'Ice Wall' Is Japan's Last-Ditch Effort To Contain Fukushima Radiation

Five years after the earthquake and tsunami, Japan is still picking up the pieces.

02/04/2016 10:24 AM AEDT | Updated 02/04/2016 10:24 AM AEDT
KYODO Kyodo / Reuters
Tokyo Electric Power Co.'s tsunami-crippled Fukushima Daiichi nuclear power plant is illuminated for decommissioning operation in this aerial view photo taken March 10, 2016, a day before the five-year anniversary of the 2011 earthquake and tsunami disaster.

• The nearly mile-long structure consists of underground pipes designed to form a frozen barrier around the crippled reactors.
• The $312 million system was completed last month, more than a year behind schedule.
• Nearly 800,000 tons of radioactive water are already being stored onsite.

Japanese authorities have activated a large subterranean "ice wall" in a desperate attempt to stop radiation that's been leaking from the Fukushima Daiichi nuclear power plant for five years.

The wall consists of a series of underground refrigeration pipes meant to form a frozen soil barrier around the four reactors that were crippled during the 2011 Tohoku earthquake and tsunami.

Construction of the $312 million government-funded structure was completed last month, more than a year behind schedule, the Associated Press reports. The nearly mile-long barrier is intended to block groundwater from entering the facility and becoming contaminated.

Tokyo Electric Power Co., or TEPCO, which owns the plant, activated the system Thursday, a day after obtaining approval from Japan's Nuclear Regulation Authority.  

TEPCO started the refrigeration facilities at 11:20 today to freeze soil of the landside impermeable wall at Fukushima...

Posted by Tokyo Electric Power Company Holdings, Incorporated on Thursday, March 31, 2016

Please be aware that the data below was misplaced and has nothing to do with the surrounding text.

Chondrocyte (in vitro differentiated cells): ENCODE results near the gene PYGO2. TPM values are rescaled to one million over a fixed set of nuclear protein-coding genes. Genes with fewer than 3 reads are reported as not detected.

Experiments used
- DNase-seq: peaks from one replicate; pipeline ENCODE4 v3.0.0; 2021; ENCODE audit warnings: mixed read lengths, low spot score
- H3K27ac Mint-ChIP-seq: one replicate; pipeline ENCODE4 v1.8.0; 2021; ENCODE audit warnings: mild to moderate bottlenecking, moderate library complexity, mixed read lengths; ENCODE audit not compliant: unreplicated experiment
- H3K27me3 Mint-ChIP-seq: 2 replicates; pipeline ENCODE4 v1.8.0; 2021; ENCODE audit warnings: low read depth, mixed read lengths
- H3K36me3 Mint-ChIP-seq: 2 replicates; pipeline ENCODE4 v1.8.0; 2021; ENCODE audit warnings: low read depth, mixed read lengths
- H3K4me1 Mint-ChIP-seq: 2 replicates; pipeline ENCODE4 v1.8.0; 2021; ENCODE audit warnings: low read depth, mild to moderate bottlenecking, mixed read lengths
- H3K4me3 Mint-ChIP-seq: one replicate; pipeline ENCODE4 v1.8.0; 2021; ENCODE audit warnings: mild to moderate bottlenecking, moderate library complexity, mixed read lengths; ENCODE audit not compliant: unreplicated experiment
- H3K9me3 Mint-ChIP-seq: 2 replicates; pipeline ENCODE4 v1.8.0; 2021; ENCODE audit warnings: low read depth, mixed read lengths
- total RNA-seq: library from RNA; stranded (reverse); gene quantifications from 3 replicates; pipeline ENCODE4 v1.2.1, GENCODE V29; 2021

In a video detailing the ice wall's design, TEPCO said the technology has been successfully used to prevent water intrusion during the construction of tunnels, but this is the first time it has been used to block water from entering a nuclear facility. 

"We will create an impermeable barrier," the company said, "by freezing the soil itself all the way down to the bedrock that exists below the plant. When groundwater flowing downhill reaches this frozen barrier it will flow around the reactor buildings, reaching the sea just as it always has, but without contacting the contaminated water within the reactor buildings."

TEPCO says the ice wall will be activated in stages over the next several months and is one of several measures the company is taking to reduce the amount of water being contaminated on the site.

POOL New / Reuters
A Tokyo Electric Power Co. employee measures radiation levels as workers conduct operations to construct an underground ice wall at the tsunami-crippled Fukushima Daiichi nuclear power plant in Fukushima Prefecture.

Nearly 800,000 tons of radioactive water are already being stored in more than 1,000 industrial tanks at the nuclear plant, according to the AP.

While hopes are high that the ice wall will prove successful in stopping additional radioactive water from seeping into the Pacific Ocean, Shunichi Tanaka, chairman of the Nuclear Regulation Authority, urged caution.

"It would be best to think that natural phenomena don't work the way you would expect," he told reporters Wednesday, according to the AP report.

The activation of the ice wall comes just weeks after a TEPCO official reported that robots designed to access the dangerous interior of the plant and seek out the melted fuel rods were "dying" from the high levels of radiation

The video below details how the ice wall is expected to work.

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